Editor’s Column

Readers of Oral Tradition will find in this issue an exceptionally rich and varied assortment of topics. The six essays presented here discuss texts and performances in eight different languages, several of them appearing for the very first time in the journal’s pages. As George E. Dunkel (“The Oral Style of the R̥gveda”) points out […]

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Epic Inside-Out

Oral Tradition, 35/1 (2021):37-66  In spite of ourselves, epic absorbs us.1 And then we encounter issues that are more tangled than grass roots. For example, we have now identified two other versions of the adventures of Ajkuna, wife of Muj, and they give quite different explanations for what happened to her. It must have been […]

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The Oral Style of the R̥gveda

Oral Tradition, 35 (2021):3-36 1. The Study of R̥gvedic Repetitions1  In the second volume of his 1877 edition of the R̥gveda, Theodor Aufrecht collects about three thousand repeated verses and phrases from that text. Beginning with the paired Vālakhilya hymns 8.49-52, which he describes as “two versions of the same material . . . like two […]

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Coast Miwok Oral Tradition

Oral Tradition, 35/1 (2021):67-86  Little has been published on the oral traditions of the Coast Miwok that provides any information on the original language and linguistic verbal art of this group.1 The Coast Miwok language was spoken north of San Francisco Bay, largely in an area corresponding to modern Marin County and parts of Sonoma County, […]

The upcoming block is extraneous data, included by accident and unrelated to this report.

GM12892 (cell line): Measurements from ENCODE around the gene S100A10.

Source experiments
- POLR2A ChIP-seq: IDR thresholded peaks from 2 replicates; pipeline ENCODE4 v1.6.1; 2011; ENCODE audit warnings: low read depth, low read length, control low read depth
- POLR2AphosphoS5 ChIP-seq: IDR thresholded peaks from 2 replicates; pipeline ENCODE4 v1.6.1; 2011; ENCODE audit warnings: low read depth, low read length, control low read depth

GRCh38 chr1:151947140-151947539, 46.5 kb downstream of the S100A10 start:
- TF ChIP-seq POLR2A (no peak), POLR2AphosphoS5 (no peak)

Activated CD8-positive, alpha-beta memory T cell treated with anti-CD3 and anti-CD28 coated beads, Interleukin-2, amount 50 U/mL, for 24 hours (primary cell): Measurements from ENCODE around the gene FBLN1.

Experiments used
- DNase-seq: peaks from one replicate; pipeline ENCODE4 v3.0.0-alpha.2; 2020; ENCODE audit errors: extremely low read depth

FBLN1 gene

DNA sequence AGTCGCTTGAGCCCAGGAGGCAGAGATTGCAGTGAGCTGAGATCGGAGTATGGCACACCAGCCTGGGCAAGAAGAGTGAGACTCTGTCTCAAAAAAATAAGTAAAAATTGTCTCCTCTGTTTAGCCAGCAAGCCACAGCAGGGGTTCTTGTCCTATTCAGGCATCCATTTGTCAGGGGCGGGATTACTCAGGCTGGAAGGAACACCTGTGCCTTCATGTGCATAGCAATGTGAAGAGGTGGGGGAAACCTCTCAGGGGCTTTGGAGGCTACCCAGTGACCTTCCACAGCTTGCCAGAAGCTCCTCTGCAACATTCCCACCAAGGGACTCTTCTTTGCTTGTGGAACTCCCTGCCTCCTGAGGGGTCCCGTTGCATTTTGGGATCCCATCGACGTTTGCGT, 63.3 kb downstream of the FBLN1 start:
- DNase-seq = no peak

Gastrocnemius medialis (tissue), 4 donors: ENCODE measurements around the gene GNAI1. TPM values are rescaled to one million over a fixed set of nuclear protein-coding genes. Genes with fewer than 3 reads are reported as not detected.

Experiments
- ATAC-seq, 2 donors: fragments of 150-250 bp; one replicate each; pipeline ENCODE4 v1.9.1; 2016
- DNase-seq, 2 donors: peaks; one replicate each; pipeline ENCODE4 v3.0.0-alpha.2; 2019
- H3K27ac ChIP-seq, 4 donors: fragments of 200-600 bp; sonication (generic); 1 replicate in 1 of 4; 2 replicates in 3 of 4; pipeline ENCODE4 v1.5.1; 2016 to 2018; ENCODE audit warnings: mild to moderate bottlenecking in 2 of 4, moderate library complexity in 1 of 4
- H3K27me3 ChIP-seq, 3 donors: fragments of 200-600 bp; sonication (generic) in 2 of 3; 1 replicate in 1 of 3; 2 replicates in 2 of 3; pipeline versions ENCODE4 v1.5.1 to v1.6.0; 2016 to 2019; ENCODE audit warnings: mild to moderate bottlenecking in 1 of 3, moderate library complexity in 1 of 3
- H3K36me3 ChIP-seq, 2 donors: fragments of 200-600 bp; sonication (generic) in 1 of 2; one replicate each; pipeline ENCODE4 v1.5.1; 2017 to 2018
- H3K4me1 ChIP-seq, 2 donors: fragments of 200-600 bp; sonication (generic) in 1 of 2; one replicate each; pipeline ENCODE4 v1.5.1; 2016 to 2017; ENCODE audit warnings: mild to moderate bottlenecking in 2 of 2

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About the Authors

Oral Tradition Volume 35, Number 1 George Eugene Dunkel After studying Greek, Sanskrit, and Comparative Indo-European Linguistics in Paris, Philadelphia, and Erlangen, George Dunkel taught in the Departments of Classics at Johns Hopkins University (from 1975) and Princeton University (from 1978). He then served as chairman of the Indogermanisches Seminar of the University of Zurich, […]

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The Musical Poetry of Endangered Languages

Oral Tradition, 35 (2021):103-66 Many peoples of the world conceptualize what English speakers call poetry and music or song as a single integrated unit, what I will call the “poem-song.” Poem-songs may function as models or molds, opening up possibilities for singers, poets, and composers to structure and remember texts, and to convey their ideas […]

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Dynamics of Voiced Poetry

Oral Tradition, 35 (2021):167-88 Introduction In African Muslim societies, religious values are transmitted and reinforced through “voiced texts,” poetic texts recorded in writing but designed to be performed orally and received aurally (Foley 2002). Aural reception implies the participatory and/or virtual involvement of an audience within sacred or hybrid frames. For most Muslim preachers, voiced […]

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Founding Fathers, Patrons, Mothers, and Other Bertso-School Groupies

Oral Tradition, 35/1 (2021):87-102   In March, 2020, as the COVID-19 pandemic forced hundreds of thousands of Basque citizens into full lockdown,1 the electronic revolution in communications allowed the Association of the Friends of Bertsolaritza (Bertsozale Elkartea)2 to extensively share, advertise, and disseminate their online offerings. (Bertsolaritza is the Basque cultural practice of singing improvised verses.3) The scheme presented bertso followers with an […]

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